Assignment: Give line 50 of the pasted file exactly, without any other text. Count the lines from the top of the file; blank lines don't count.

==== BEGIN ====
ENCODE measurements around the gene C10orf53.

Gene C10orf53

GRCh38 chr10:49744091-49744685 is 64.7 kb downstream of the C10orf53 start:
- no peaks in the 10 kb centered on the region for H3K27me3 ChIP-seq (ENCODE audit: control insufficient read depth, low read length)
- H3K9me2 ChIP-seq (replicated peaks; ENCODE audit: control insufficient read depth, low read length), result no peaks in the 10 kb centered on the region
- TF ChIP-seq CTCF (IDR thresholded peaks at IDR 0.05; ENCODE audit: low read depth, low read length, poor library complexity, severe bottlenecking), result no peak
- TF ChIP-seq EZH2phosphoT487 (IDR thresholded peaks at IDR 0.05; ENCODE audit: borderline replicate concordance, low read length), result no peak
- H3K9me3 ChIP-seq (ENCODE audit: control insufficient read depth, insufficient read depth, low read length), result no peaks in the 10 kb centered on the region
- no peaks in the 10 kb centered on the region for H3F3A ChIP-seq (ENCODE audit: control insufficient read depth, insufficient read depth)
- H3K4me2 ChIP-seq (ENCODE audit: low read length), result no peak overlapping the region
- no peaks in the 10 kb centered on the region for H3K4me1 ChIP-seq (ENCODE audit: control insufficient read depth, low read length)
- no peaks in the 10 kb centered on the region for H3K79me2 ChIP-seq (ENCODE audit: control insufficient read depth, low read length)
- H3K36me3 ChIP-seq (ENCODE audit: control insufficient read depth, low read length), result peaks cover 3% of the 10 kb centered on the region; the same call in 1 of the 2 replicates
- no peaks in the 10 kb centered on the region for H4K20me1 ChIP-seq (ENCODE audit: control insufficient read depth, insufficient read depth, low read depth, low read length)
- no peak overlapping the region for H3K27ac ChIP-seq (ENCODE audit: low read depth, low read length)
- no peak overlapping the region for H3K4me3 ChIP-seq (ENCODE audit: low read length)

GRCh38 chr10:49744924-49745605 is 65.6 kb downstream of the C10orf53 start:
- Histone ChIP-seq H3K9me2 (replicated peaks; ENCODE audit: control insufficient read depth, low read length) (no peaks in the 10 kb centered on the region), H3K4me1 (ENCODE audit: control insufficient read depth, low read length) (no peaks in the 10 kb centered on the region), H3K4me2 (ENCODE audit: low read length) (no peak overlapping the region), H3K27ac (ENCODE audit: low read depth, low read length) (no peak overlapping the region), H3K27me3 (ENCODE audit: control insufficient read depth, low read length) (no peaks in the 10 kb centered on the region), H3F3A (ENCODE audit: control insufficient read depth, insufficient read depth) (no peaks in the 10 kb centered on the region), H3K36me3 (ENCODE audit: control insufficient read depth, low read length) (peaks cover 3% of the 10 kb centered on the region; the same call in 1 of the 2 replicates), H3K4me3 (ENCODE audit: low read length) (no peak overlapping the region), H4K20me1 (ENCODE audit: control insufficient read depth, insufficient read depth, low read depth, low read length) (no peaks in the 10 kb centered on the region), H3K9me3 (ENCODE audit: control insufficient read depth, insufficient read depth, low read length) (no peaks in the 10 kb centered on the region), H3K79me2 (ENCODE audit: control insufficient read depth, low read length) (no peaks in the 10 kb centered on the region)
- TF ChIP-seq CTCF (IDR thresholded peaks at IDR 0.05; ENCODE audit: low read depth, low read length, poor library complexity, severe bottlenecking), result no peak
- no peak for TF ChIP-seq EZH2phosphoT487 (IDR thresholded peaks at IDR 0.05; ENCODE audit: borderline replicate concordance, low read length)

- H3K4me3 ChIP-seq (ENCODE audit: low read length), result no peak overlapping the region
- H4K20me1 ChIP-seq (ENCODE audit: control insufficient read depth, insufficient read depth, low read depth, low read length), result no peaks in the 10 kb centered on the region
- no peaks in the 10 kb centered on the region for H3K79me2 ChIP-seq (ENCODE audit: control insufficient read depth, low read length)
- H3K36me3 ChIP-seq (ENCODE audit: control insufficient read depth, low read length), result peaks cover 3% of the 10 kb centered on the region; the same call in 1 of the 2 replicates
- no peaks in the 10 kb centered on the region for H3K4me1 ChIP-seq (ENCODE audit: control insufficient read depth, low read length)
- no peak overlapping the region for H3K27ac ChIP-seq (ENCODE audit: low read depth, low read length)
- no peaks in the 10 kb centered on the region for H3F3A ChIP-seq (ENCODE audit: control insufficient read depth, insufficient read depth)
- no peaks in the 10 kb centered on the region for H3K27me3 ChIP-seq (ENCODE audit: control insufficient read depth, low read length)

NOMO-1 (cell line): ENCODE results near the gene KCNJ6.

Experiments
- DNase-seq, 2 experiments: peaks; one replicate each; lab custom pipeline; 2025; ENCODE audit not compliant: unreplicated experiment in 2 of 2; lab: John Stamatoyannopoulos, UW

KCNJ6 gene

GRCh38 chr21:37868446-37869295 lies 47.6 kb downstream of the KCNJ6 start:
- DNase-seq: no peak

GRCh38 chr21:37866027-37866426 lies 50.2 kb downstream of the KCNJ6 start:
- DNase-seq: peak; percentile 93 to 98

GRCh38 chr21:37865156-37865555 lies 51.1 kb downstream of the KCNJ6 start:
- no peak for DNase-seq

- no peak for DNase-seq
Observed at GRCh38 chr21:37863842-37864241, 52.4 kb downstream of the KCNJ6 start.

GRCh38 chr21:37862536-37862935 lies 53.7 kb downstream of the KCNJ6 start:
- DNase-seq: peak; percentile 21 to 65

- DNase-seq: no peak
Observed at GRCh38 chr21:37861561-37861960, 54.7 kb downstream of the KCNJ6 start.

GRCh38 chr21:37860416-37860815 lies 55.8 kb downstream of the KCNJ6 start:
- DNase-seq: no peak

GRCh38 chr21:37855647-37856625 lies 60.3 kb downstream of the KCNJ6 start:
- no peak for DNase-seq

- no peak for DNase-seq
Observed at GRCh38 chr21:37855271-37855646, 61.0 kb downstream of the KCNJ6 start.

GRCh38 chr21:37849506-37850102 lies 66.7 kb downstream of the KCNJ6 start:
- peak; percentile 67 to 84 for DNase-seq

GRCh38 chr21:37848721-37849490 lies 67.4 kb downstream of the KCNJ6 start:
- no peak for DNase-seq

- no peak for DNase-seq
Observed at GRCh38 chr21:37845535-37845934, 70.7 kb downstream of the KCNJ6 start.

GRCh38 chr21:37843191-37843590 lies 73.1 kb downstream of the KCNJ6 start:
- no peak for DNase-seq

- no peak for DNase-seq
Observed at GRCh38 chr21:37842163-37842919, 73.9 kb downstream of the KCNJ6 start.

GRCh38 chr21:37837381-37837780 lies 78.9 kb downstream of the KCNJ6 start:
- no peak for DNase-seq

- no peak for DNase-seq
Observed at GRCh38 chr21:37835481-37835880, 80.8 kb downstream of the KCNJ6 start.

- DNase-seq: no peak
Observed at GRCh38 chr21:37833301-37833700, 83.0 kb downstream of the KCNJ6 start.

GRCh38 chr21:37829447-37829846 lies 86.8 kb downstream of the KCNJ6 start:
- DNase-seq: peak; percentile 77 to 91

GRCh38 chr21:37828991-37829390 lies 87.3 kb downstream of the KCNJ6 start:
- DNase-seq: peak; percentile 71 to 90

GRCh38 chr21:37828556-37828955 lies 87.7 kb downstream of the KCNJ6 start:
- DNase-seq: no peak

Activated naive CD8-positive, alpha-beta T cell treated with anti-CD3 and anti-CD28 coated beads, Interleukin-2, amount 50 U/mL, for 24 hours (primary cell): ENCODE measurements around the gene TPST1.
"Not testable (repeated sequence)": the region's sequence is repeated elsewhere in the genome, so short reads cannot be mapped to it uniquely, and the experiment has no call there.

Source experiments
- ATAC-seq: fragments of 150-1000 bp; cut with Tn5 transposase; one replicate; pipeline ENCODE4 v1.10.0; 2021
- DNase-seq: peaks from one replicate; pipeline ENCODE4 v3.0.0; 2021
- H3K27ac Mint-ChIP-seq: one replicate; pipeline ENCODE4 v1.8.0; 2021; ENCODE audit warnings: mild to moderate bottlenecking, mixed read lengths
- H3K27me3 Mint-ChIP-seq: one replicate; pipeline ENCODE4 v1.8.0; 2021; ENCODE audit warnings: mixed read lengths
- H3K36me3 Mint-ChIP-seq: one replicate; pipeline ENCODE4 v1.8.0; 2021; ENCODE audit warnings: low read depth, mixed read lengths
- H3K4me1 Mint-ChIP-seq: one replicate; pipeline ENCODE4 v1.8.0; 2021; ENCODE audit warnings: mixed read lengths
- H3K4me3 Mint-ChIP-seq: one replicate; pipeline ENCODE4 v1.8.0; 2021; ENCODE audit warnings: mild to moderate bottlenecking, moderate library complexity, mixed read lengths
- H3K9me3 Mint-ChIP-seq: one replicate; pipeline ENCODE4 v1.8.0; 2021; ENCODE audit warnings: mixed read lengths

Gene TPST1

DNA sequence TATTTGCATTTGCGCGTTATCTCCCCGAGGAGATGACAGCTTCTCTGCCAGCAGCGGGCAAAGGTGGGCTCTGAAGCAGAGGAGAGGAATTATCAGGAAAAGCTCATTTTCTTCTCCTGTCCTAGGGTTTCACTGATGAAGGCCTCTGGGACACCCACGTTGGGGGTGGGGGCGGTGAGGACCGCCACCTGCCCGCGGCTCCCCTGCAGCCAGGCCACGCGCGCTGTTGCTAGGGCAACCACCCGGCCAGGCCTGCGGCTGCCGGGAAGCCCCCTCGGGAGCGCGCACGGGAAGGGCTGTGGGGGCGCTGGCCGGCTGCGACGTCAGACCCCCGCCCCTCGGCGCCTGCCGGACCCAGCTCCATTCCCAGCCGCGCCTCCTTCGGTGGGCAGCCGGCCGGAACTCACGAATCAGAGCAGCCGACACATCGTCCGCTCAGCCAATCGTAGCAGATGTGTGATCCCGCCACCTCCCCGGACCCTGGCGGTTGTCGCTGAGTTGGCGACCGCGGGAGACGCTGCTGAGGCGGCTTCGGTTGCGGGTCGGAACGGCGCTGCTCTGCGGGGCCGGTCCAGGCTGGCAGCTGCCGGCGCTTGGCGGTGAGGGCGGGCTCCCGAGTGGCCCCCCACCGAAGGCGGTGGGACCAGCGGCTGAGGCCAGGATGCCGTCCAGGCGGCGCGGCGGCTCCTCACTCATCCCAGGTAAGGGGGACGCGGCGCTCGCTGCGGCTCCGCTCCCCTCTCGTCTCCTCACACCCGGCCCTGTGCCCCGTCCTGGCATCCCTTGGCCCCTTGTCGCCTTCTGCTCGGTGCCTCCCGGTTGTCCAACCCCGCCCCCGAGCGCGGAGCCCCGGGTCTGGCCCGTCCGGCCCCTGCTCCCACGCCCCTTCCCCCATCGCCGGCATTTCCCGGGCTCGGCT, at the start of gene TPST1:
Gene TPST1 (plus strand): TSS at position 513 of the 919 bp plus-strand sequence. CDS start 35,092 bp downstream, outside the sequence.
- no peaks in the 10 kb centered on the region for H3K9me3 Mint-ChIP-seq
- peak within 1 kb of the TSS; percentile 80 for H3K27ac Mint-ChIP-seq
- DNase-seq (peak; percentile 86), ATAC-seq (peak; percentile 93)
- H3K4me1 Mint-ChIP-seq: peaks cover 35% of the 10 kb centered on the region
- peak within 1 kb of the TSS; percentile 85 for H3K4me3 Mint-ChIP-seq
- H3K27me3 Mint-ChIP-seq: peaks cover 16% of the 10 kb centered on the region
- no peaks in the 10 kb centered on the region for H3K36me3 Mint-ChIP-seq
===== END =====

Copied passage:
Observed at GRCh38 chr21:37855271-37855646, 61.0 kb downstream of the KCNJ6 start.